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A new survey carried out by E.ON and the Local Government Chronicle [LGC] has exposed a bit of worrying data. Apparently many senior figures in local government feel that their authorities are unlikely to meet net zero targets. Chief executives and director-level officers from councils around the UK were asked relevant questions during the survey. Figures show that less than half of respondents [47%] agreed with the statement ‘I am confident my council is on track to deliver against its net zero targets’. Approximately nine out of ten [87%] of the official’s councils have set deadlines for themselves. Around three quarters [75%] stated that their councils had also set dates for their geographical areas to achieve net zero.
Many of the councils [64%] had set a target date as 2030, [a shorter time scale was set by only 7% of councils], and the latest date, [chosen by 12%] was 2050. When it comes to their wider geographical area, councils said they were allowing more time to prepare and meet net zero goals. Just less than half (47%) of the officers said their council was aiming for 2030 at the earliest and around a quarter (24%) said their council was aiming for 2050.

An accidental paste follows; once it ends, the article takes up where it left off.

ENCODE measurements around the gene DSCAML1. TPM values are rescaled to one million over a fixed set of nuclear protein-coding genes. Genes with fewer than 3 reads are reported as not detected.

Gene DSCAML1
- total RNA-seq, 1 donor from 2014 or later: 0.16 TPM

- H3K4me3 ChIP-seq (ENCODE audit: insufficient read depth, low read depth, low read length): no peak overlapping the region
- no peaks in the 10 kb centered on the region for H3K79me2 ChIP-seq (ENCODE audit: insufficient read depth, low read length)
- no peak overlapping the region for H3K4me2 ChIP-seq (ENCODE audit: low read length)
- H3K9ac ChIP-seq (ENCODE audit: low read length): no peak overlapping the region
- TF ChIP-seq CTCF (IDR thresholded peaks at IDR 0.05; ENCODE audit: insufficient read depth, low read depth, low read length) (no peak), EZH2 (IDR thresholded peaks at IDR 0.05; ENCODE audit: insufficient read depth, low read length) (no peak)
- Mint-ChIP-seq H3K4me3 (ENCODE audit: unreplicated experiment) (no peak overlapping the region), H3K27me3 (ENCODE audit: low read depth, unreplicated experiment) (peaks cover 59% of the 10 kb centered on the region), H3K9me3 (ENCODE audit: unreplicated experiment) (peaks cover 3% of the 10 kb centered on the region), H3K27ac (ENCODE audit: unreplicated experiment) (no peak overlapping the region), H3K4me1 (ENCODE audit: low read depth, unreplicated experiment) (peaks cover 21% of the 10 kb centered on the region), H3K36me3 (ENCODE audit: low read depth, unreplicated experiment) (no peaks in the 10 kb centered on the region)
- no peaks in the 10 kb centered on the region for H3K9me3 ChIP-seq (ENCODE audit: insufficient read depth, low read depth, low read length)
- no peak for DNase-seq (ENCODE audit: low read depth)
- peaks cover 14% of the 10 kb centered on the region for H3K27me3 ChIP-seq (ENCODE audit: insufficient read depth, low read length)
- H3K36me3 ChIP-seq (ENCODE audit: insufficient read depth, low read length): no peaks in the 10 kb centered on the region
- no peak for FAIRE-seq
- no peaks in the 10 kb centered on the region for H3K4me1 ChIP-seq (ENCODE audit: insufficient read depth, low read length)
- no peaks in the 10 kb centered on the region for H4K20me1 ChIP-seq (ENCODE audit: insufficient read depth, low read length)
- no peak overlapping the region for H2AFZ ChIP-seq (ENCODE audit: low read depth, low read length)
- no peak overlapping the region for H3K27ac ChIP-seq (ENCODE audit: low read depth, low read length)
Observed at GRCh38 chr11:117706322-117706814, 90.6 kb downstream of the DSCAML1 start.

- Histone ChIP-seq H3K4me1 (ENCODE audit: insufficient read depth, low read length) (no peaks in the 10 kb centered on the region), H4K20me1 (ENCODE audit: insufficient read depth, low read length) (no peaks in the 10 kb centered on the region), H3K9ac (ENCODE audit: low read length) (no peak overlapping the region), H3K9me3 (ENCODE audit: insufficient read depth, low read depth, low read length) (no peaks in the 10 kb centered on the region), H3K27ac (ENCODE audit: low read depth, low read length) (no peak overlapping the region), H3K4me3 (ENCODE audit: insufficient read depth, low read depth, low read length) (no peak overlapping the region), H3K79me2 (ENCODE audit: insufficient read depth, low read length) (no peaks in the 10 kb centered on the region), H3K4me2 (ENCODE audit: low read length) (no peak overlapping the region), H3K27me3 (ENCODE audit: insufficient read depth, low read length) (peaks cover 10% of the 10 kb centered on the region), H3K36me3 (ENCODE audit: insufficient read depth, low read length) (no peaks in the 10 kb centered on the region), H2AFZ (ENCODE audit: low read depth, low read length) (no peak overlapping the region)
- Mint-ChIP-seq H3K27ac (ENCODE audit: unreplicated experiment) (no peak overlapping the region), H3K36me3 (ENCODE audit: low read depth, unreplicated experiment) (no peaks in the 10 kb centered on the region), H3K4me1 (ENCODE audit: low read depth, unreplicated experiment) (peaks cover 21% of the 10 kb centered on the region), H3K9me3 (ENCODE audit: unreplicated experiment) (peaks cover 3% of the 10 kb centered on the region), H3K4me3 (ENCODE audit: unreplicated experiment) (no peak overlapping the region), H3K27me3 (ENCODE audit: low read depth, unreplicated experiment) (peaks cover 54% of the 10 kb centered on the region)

When asked about the difficult task of delivering changes towards reaching net zero, the survey found:
- An overwhelming 92% believe that all new build homes should be constructed to net zero standards.
- Heat pumps are generally believed to be the answer and offer a sustainable solution, reducing fuel poverty and easing the climate crisis. Three in five people (58%) agreed on this point.
- The single most important way towards net zero is thought to be greater energy efficiency.
People felt that energy efficiency is the top factor followed by EV infrastructure, solar panels, heat pumps and district heating schemes.
Michael Lewis, Chief Executive of E.ON UK said, “Our survey shows what’s lacking are the next steps in exactly how we get to a low carbon society. That starts with improving the energy efficiency of existing homes, swapping gas boilers for heat pumps, developing a greater role for district heating schemes in urban areas, and inspiring people to switch from petrol and diesel to electric vehicles.
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